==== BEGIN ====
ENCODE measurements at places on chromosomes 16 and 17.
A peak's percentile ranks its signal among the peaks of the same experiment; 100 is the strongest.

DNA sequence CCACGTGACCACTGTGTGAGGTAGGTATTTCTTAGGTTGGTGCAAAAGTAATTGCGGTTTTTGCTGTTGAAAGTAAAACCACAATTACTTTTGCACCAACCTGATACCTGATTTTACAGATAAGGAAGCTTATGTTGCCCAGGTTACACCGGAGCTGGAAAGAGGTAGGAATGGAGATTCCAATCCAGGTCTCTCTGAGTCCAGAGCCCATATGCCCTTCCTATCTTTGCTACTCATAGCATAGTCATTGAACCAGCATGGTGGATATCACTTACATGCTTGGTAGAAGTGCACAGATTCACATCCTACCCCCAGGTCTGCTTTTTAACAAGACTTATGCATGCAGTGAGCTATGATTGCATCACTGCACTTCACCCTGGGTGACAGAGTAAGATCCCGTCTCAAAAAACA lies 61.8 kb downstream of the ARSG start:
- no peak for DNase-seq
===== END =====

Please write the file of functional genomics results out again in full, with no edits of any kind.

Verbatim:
ENCODE measurements at places on chromosomes 16 and 17.
A peak's percentile ranks its signal among the peaks of the same experiment; 100 is the strongest.

DNA sequence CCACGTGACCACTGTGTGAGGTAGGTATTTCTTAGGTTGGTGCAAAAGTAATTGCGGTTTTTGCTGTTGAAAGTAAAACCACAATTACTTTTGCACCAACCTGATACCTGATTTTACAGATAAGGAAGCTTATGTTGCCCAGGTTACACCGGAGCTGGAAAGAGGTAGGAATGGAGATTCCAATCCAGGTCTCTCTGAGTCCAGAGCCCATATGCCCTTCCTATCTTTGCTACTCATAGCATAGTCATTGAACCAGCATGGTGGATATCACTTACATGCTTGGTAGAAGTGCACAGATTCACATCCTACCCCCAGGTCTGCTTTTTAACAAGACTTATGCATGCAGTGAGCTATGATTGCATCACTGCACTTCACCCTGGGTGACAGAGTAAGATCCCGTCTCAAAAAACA lies 61.8 kb downstream of the ARSG start:
- no peak for DNase-seq